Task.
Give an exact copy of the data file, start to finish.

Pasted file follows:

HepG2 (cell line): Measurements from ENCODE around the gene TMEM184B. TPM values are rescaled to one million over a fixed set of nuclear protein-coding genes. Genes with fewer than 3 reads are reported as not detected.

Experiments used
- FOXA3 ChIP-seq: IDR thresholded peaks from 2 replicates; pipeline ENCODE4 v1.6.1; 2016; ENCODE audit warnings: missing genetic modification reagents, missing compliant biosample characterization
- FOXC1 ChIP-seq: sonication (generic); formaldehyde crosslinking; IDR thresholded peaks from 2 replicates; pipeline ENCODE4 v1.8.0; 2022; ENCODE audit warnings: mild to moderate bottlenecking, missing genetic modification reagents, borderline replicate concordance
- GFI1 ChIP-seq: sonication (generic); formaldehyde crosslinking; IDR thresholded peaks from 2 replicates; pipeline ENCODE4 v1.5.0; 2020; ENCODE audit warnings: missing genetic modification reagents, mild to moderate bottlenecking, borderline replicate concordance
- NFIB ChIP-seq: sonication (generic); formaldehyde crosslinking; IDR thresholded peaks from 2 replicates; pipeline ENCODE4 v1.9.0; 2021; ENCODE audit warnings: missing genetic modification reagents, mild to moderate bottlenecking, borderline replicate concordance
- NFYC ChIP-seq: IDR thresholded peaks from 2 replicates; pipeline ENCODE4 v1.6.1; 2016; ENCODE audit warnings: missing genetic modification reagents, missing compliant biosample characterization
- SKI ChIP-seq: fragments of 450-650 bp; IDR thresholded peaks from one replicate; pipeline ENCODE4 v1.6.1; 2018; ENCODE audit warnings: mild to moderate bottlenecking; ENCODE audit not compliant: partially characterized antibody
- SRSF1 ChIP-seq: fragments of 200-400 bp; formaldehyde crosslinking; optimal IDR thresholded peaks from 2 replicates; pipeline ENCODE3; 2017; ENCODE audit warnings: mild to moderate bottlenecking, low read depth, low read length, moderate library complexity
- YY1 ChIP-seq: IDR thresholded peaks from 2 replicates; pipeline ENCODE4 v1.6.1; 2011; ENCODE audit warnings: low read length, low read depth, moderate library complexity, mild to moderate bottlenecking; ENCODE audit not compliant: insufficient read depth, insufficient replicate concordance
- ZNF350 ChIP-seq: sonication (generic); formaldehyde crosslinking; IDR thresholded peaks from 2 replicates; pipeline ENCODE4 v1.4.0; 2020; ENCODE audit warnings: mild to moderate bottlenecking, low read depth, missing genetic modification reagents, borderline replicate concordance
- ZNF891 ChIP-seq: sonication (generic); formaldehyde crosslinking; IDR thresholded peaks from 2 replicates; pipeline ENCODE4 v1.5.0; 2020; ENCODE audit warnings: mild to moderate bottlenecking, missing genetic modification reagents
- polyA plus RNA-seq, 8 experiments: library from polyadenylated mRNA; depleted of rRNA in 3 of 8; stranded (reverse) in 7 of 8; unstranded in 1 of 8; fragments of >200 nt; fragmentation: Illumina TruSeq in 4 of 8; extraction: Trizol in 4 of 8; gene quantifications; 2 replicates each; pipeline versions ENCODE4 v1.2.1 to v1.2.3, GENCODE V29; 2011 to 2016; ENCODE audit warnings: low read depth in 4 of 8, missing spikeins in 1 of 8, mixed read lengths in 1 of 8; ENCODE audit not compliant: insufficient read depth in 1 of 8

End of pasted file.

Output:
HepG2 (cell line): Measurements from ENCODE around the gene TMEM184B. TPM values are rescaled to one million over a fixed set of nuclear protein-coding genes. Genes with fewer than 3 reads are reported as not detected.

Experiments used
- FOXA3 ChIP-seq: IDR thresholded peaks from 2 replicates; pipeline ENCODE4 v1.6.1; 2016; ENCODE audit warnings: missing genetic modification reagents, missing compliant biosample characterization
- FOXC1 ChIP-seq: sonication (generic); formaldehyde crosslinking; IDR thresholded peaks from 2 replicates; pipeline ENCODE4 v1.8.0; 2022; ENCODE audit warnings: mild to moderate bottlenecking, missing genetic modification reagents, borderline replicate concordance
- GFI1 ChIP-seq: sonication (generic); formaldehyde crosslinking; IDR thresholded peaks from 2 replicates; pipeline ENCODE4 v1.5.0; 2020; ENCODE audit warnings: missing genetic modification reagents, mild to moderate bottlenecking, borderline replicate concordance
- NFIB ChIP-seq: sonication (generic); formaldehyde crosslinking; IDR thresholded peaks from 2 replicates; pipeline ENCODE4 v1.9.0; 2021; ENCODE audit warnings: missing genetic modification reagents, mild to moderate bottlenecking, borderline replicate concordance
- NFYC ChIP-seq: IDR thresholded peaks from 2 replicates; pipeline ENCODE4 v1.6.1; 2016; ENCODE audit warnings: missing genetic modification reagents, missing compliant biosample characterization
- SKI ChIP-seq: fragments of 450-650 bp; IDR thresholded peaks from one replicate; pipeline ENCODE4 v1.6.1; 2018; ENCODE audit warnings: mild to moderate bottlenecking; ENCODE audit not compliant: partially characterized antibody
- SRSF1 ChIP-seq: fragments of 200-400 bp; formaldehyde crosslinking; optimal IDR thresholded peaks from 2 replicates; pipeline ENCODE3; 2017; ENCODE audit warnings: mild to moderate bottlenecking, low read depth, low read length, moderate library complexity
- YY1 ChIP-seq: IDR thresholded peaks from 2 replicates; pipeline ENCODE4 v1.6.1; 2011; ENCODE audit warnings: low read length, low read depth, moderate library complexity, mild to moderate bottlenecking; ENCODE audit not compliant: insufficient read depth, insufficient replicate concordance
- ZNF350 ChIP-seq: sonication (generic); formaldehyde crosslinking; IDR thresholded peaks from 2 replicates; pipeline ENCODE4 v1.4.0; 2020; ENCODE audit warnings: mild to moderate bottlenecking, low read depth, missing genetic modification reagents, borderline replicate concordance
- ZNF891 ChIP-seq: sonication (generic); formaldehyde crosslinking; IDR thresholded peaks from 2 replicates; pipeline ENCODE4 v1.5.0; 2020; ENCODE audit warnings: mild to moderate bottlenecking, missing genetic modification reagents
- polyA plus RNA-seq, 8 experiments: library from polyadenylated mRNA; depleted of rRNA in 3 of 8; stranded (reverse) in 7 of 8; unstranded in 1 of 8; fragments of >200 nt; fragmentation: Illumina TruSeq in 4 of 8; extraction: Trizol in 4 of 8; gene quantifications; 2 replicates each; pipeline versions ENCODE4 v1.2.1 to v1.2.3, GENCODE V29; 2011 to 2016; ENCODE audit warnings: low read depth in 4 of 8, missing spikeins in 1 of 8, mixed read lengths in 1 of 8; ENCODE audit not compliant: insufficient read depth in 1 of 8